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  • Writer's pictureDenise Tolan

The Daily Dick: Day 40: Musings From a Sixth Reading of the Great Book

Chapter 37: Day 40: Sunset

“Oh! time was, when as the sunrise nobly spurred me, so the sunset soothed. No more. This lovely light, it lights not me; all loveliness is anguish to me, since I can ne’er enjoy. Gifted with the high perception, I lack the low, enjoying power; damned, most subtly and most malignantly! damned in the midst of Paradise! Good night—good night! (waving his hand, he moves from the window.)”




We begin with stage directions again: “The cabin; by the stern windows; Ahab sitting alone, and gazing out.”  Ahab will give another soliloquy, though how Ishmael hears all of this is never something we learn. I simply accept that I am hearing the inner thoughts of Ahab. It works for me.

The correlation between Shakespearean characters such as Lear, have always been made with Moby-Dick, but Melville was also fascinated with Milton and Paradise Lost.  Here we have Ahab saying that the pleasures of life, beauty and sunsets, and, if you recall, his pipe, no longer move him.  I immediately thought of Wordsworth this time and his poem “Intimations of Immortality”:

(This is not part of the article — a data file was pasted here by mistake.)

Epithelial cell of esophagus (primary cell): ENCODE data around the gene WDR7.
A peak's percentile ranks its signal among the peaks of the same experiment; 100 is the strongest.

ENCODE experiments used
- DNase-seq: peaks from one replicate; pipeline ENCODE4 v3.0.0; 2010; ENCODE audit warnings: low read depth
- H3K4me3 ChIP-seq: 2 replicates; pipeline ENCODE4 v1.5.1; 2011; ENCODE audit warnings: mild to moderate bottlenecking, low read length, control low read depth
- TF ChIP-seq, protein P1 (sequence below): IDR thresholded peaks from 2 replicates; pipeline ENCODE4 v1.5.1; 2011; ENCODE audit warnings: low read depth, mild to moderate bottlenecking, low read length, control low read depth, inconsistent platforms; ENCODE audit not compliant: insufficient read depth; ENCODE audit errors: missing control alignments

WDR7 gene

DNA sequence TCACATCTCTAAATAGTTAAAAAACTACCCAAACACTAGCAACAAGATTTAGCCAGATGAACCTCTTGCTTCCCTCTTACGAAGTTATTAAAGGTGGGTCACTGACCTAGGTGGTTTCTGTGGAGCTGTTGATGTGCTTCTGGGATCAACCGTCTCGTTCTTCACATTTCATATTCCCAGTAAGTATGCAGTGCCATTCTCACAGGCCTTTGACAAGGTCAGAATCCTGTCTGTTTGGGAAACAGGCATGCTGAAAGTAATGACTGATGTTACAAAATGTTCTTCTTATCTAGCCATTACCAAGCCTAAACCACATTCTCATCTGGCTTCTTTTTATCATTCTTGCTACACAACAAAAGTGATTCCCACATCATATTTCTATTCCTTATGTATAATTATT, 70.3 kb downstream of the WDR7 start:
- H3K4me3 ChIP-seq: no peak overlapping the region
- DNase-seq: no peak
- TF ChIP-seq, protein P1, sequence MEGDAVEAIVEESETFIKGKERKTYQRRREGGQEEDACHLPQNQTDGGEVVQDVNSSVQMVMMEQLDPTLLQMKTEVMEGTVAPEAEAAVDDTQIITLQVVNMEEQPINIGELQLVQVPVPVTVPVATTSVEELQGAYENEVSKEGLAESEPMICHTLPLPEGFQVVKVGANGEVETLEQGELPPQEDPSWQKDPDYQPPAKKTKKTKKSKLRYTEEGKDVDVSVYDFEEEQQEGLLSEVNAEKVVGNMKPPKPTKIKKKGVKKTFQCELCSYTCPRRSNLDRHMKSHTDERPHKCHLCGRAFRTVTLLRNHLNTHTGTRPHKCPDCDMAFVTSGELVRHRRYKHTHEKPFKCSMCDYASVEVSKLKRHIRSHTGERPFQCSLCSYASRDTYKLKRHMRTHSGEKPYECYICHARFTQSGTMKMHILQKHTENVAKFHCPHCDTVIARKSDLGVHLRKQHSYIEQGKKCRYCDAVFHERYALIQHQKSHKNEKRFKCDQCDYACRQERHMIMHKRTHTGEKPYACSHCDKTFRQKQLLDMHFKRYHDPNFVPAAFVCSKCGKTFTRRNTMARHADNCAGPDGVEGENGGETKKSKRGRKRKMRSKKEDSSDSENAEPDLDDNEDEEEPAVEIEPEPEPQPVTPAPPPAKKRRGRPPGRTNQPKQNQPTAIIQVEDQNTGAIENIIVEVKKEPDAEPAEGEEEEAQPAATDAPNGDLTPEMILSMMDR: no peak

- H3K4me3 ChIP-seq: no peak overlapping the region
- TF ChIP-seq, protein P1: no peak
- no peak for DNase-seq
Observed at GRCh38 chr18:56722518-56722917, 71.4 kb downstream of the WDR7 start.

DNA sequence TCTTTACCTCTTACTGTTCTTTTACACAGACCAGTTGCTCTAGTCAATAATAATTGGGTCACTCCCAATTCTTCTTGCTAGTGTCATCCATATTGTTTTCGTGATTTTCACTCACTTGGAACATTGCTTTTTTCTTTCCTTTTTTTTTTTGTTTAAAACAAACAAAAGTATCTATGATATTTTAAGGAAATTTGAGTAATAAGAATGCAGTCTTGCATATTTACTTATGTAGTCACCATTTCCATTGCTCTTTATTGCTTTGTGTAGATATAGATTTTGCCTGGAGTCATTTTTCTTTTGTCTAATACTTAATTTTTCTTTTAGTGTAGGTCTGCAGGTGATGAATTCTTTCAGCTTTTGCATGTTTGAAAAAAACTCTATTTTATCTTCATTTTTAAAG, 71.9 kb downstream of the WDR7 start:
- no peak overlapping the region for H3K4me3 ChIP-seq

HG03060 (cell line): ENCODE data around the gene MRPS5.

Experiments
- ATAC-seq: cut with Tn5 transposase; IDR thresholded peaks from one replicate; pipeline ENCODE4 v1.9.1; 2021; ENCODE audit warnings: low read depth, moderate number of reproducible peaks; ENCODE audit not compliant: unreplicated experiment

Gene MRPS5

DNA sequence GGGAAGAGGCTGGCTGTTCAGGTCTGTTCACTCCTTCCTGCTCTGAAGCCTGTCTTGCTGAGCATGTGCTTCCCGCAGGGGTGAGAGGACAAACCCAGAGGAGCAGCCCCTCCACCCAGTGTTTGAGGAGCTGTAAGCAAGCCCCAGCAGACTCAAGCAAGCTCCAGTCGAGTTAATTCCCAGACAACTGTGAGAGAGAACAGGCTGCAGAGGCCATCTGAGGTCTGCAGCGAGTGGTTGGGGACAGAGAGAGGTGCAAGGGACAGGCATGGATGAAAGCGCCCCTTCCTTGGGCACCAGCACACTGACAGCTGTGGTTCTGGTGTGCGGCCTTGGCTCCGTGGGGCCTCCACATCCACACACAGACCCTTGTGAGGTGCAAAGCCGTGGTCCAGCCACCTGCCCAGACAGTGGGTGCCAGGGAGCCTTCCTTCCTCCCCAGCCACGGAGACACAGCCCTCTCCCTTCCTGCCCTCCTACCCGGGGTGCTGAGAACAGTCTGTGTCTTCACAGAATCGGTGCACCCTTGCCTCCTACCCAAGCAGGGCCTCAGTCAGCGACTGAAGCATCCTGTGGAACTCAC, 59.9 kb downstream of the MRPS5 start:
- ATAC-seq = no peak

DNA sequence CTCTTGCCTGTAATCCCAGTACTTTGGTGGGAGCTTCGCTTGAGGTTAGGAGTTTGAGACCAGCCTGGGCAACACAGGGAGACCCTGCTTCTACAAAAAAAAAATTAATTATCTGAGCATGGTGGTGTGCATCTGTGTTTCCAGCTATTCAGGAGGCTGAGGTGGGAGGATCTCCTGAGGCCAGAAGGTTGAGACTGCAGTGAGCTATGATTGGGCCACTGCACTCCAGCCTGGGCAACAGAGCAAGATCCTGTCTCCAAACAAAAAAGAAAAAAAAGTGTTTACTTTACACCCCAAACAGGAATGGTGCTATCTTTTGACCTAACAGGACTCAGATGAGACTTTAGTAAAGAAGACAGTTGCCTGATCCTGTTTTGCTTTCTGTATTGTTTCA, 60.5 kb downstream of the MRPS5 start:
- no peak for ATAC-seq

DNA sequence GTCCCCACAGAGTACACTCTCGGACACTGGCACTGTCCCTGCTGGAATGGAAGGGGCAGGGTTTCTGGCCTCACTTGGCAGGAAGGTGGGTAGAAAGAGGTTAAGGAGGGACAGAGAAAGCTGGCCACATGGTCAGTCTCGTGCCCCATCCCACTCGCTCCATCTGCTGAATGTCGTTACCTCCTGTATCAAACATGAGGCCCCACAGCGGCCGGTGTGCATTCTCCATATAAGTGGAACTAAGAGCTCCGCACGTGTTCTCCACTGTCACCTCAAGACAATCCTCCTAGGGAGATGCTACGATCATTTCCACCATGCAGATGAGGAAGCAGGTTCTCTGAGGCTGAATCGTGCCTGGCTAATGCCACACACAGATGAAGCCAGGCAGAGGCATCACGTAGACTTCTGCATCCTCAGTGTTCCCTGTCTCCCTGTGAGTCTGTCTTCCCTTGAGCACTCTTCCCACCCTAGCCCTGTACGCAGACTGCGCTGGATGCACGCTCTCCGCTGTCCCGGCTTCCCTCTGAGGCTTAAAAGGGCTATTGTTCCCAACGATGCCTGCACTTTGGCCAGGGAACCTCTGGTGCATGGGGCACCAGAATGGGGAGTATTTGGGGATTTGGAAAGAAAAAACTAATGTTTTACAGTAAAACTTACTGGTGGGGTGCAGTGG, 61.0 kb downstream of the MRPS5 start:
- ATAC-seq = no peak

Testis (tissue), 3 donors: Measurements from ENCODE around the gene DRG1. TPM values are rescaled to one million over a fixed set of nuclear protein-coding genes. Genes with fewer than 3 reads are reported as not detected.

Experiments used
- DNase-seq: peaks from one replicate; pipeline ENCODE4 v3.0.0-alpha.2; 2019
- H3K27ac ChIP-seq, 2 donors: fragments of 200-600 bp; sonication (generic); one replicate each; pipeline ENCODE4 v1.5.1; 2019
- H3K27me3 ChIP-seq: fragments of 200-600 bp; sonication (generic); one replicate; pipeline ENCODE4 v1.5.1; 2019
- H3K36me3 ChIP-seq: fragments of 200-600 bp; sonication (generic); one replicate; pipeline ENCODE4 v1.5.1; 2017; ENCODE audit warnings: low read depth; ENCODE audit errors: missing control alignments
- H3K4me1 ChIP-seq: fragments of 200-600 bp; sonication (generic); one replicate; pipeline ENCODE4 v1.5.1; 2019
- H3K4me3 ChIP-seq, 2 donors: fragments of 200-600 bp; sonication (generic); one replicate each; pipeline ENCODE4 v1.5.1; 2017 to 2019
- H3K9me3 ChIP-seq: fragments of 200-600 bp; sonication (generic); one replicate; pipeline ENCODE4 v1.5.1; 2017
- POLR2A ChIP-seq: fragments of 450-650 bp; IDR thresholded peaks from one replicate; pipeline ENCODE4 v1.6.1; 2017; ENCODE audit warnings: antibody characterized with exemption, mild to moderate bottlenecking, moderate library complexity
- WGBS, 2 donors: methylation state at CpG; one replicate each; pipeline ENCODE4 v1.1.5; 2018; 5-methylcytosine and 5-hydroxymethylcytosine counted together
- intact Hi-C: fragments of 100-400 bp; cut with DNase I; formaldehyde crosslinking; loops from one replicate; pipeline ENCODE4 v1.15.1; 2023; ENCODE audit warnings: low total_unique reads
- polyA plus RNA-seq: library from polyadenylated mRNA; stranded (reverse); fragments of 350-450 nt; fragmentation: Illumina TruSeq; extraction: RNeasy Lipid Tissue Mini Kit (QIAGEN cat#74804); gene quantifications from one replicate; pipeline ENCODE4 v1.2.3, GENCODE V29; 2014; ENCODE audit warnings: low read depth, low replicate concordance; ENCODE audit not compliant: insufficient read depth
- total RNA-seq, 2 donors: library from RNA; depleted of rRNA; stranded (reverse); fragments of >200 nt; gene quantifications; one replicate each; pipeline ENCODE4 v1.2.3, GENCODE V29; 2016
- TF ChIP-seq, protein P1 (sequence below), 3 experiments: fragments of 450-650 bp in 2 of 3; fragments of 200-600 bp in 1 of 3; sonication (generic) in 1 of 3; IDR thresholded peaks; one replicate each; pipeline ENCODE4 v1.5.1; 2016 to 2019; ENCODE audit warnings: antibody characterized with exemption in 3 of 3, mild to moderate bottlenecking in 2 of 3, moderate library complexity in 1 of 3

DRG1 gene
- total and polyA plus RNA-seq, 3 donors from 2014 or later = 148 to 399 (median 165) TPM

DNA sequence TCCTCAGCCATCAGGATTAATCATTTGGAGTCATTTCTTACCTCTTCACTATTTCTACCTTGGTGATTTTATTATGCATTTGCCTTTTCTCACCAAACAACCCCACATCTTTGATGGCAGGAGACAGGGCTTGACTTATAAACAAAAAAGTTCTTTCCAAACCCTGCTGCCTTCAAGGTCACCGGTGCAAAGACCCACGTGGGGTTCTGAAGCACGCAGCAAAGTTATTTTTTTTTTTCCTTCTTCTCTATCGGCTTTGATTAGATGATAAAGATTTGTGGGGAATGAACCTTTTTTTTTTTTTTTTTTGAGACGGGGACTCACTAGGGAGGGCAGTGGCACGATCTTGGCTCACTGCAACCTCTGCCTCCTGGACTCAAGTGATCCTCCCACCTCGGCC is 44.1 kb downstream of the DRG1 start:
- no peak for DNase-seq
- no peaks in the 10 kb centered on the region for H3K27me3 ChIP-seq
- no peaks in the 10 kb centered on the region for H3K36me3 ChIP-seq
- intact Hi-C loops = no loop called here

It is not now as it hath been of yore;—

                      Turn wheresoe'er I may,

                          By night or day.

The things which I have seen I now can see no more.

[ . . . ]

The Moon doth with delight

Look round her when the heavens are bare,

Waters on a starry night

Are beautiful and fair;

The sunshine is a glorious birth;

But yet I know, where'er I go,

That there hath past away a glory from the earth.



Where Wordsworth ends with a turn, our lives can be happy in other ways with “Strength in what remains behind,” it is clear that Ahab has resigned himself to his “duty,’ which is to find the white whale – to seek vengeance.  

In a very dramatic moment, Ahab lets go and lets us know that he understands the end is near. He accepts that he is damned and almost seems committed to the idea that this journey is his fate. But he does not yet suggest that the lives of others are damned because of Ahab as well. Will we get there?

How have I read this book six complete times and still have so many questions? I don’t know, but stay tuned.

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